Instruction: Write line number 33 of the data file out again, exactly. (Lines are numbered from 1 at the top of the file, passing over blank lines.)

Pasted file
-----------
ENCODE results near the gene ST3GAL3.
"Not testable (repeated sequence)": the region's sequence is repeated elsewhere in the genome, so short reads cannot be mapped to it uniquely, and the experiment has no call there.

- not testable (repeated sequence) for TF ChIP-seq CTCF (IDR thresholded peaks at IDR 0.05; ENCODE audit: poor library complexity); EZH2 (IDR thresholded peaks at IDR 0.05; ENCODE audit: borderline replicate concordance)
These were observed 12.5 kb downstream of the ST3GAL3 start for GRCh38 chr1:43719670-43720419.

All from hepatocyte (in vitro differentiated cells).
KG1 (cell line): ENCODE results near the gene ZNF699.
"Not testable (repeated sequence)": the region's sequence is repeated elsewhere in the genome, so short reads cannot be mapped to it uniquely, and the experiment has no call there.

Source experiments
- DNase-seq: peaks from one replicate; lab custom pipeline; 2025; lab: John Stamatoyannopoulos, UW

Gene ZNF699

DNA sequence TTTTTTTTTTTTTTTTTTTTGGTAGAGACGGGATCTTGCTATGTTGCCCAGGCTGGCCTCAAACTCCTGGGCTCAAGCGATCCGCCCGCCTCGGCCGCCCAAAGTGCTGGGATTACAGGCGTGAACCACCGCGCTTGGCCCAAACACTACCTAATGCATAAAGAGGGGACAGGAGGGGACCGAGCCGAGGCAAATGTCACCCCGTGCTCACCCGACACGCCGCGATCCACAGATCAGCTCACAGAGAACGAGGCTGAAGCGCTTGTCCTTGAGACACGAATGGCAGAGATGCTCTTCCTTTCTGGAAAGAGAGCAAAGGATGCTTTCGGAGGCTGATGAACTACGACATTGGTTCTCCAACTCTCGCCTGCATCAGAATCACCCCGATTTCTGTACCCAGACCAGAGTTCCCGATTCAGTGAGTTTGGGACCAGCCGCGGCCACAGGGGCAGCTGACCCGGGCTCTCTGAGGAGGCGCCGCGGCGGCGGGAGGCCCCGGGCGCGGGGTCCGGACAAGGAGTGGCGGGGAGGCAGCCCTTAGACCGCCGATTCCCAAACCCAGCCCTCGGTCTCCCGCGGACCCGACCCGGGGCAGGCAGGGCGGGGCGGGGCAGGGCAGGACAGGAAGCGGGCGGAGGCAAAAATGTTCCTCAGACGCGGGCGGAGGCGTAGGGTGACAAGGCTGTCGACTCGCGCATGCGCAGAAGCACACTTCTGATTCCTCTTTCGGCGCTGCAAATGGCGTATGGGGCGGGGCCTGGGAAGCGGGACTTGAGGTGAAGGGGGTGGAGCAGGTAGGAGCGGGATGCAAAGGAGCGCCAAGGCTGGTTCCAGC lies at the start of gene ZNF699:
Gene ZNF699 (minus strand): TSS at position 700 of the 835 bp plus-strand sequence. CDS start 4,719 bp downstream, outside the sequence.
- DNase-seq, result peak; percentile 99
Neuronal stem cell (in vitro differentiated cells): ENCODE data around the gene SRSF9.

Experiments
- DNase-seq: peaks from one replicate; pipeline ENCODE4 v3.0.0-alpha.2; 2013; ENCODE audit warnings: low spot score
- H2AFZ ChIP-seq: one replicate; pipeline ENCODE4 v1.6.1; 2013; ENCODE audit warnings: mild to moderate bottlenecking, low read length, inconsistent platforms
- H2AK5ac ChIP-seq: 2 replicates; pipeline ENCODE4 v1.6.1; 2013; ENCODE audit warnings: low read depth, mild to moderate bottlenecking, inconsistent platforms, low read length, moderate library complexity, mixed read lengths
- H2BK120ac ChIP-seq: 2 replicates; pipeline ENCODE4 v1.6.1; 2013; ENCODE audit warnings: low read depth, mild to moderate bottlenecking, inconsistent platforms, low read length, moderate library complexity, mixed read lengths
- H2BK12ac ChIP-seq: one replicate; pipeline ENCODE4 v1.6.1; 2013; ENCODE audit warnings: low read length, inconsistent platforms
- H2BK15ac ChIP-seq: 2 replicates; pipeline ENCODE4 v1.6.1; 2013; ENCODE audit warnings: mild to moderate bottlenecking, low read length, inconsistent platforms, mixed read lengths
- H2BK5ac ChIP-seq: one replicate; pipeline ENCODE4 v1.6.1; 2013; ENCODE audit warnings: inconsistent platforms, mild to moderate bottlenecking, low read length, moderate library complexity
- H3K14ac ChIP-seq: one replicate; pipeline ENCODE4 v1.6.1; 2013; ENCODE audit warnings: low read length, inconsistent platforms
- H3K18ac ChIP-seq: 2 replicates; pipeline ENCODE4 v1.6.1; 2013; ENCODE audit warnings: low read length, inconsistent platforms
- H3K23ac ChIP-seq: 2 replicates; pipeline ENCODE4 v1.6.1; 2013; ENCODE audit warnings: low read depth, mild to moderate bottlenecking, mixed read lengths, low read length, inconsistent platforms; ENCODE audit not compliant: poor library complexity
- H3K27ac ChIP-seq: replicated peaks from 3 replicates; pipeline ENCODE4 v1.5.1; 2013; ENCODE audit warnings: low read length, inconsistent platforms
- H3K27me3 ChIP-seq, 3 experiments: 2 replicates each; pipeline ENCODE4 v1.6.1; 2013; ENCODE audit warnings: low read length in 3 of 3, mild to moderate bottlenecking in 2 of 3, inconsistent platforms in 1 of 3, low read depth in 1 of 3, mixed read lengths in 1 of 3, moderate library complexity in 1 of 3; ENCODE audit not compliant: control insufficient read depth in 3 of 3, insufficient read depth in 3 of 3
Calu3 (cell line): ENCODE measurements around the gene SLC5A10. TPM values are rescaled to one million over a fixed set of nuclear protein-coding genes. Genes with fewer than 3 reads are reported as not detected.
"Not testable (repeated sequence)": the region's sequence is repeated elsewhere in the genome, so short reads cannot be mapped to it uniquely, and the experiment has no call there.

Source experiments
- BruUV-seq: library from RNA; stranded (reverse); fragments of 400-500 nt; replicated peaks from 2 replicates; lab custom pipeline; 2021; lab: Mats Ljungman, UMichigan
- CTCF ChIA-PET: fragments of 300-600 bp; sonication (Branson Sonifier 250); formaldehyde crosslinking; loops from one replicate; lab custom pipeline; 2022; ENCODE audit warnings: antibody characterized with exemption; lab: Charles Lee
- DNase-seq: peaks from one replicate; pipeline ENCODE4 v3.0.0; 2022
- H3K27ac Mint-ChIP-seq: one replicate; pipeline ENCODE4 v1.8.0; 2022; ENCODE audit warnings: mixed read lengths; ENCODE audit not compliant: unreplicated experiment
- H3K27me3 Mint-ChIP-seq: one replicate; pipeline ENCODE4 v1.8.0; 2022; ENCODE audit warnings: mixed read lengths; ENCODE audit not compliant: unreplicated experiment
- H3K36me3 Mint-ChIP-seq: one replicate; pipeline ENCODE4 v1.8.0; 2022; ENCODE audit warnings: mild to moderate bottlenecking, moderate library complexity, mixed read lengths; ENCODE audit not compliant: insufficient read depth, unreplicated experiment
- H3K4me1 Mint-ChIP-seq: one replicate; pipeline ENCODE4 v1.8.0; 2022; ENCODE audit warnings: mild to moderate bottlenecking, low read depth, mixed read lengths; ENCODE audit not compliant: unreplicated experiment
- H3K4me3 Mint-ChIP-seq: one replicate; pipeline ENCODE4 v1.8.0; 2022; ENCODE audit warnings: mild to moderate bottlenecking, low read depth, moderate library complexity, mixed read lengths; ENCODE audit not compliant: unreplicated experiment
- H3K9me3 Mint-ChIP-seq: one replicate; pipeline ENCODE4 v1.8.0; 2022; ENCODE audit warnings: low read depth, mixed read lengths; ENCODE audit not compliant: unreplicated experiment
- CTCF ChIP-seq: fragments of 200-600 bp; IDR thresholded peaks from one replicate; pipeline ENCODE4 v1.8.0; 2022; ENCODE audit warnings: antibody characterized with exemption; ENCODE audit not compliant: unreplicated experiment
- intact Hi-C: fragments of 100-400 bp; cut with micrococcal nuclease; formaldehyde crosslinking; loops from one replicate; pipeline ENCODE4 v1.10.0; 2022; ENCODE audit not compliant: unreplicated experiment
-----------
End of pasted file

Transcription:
- DNase-seq: peaks from one replicate; pipeline ENCODE4 v3.0.0; 2022